Common name: Japanese Hornbeam
Carpinus japonica, a broadleaf deciduous tree in the Birch family (Betulaceae), is native to central and southern Japan. It is noted for its graceful form, attractive foliage, and showy fruiting catkins. C. japonica is monecious. Male and female yellowish-green catkins appear in mid to late spring, turning pale brown as they mature. These catkins are sausage-shaped and have overlapping bracts. They are said to resemble hops.
C. japonica has mid-green, double serrated, lance-shaped leaves with prominent veins that give them a pleated appearance. In fall, the leaves turn golden yellow. The rotted leaves are good for improving the soil.
The genus name Carpinus is Latin and means hornbeam. The specific epithet means 'of Japan'. The common name hornbeam is derived from two Old English words, 'horn' meaning 'hard' and 'beam' meaning 'tree'.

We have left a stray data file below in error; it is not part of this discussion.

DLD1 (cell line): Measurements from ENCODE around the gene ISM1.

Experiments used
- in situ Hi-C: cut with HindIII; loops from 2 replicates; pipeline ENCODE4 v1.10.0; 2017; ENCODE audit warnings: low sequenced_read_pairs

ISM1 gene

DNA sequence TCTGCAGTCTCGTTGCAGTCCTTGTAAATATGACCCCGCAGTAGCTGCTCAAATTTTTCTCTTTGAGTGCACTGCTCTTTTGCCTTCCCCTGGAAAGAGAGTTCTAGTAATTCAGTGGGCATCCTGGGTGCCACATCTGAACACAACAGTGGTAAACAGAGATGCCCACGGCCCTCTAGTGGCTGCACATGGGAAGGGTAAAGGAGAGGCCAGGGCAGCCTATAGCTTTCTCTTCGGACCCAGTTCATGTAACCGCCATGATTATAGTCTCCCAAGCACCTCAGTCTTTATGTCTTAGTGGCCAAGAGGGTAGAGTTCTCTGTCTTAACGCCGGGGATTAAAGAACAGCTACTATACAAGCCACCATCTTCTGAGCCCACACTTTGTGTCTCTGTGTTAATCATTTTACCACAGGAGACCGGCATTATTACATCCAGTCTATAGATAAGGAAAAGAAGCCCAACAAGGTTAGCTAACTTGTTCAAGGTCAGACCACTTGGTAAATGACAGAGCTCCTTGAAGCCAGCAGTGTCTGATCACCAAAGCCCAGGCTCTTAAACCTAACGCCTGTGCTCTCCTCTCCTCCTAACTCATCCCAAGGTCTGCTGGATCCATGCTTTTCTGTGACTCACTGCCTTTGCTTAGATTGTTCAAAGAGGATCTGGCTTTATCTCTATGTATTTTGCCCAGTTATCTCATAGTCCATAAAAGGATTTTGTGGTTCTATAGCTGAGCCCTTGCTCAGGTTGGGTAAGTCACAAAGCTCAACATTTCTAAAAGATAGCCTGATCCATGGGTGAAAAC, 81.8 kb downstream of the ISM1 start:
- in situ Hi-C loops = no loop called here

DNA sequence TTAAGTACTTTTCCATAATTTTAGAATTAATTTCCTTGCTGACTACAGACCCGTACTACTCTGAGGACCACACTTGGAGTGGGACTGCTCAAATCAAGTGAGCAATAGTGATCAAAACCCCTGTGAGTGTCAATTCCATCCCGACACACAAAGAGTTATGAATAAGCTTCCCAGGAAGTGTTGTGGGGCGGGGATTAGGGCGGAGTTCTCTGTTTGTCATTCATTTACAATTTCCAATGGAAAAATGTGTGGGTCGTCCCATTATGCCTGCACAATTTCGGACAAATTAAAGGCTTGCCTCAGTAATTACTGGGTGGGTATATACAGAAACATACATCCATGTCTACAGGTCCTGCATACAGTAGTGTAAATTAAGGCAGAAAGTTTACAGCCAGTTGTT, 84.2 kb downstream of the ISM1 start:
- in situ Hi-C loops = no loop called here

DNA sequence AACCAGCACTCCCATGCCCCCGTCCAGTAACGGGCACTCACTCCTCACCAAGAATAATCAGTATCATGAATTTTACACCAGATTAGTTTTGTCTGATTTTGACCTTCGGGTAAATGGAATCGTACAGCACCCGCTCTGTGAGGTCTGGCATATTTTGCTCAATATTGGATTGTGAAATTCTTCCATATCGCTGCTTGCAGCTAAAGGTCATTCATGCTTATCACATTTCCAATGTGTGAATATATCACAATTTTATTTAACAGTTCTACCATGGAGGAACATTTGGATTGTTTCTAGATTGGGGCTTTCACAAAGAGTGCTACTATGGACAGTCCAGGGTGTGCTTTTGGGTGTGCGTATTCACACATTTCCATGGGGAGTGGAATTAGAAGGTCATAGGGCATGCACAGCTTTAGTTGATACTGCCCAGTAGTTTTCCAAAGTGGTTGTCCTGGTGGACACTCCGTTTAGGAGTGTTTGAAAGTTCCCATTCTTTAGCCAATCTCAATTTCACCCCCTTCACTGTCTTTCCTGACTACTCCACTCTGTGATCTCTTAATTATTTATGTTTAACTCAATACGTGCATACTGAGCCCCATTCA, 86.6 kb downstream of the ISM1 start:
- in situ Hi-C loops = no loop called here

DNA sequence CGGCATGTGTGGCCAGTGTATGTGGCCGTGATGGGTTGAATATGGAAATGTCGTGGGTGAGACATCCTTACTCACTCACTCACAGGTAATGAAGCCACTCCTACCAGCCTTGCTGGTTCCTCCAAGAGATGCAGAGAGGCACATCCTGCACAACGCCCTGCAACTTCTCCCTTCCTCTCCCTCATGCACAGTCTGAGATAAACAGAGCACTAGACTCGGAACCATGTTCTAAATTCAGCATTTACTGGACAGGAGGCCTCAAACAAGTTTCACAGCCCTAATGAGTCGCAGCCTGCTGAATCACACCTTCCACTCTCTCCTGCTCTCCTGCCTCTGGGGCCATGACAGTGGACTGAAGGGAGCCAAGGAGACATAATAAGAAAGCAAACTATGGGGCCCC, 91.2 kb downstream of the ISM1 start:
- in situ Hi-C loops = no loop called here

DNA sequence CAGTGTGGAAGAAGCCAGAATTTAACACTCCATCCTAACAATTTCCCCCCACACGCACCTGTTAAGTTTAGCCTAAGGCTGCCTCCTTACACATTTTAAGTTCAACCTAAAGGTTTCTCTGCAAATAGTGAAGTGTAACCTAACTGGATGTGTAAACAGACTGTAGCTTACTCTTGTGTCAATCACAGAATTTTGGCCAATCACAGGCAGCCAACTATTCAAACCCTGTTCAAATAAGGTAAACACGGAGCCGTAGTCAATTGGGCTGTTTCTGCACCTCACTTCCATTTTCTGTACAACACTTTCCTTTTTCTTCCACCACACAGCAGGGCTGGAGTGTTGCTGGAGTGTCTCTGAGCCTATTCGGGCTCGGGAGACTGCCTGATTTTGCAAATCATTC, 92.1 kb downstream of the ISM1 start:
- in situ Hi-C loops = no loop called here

C. japonica is not fussy about soil as long as the area is well-draining. The tree enjoys part shade but will tolerate full sun.
Carpinus japonica can be found in Bed 85A among the camellias and beautyberry, and across from the Meditation Garden. C. japonica was planted there in 2009. The photos show the tree as it appears in winter and spring.
Text and photos by Kumi Sutcliffe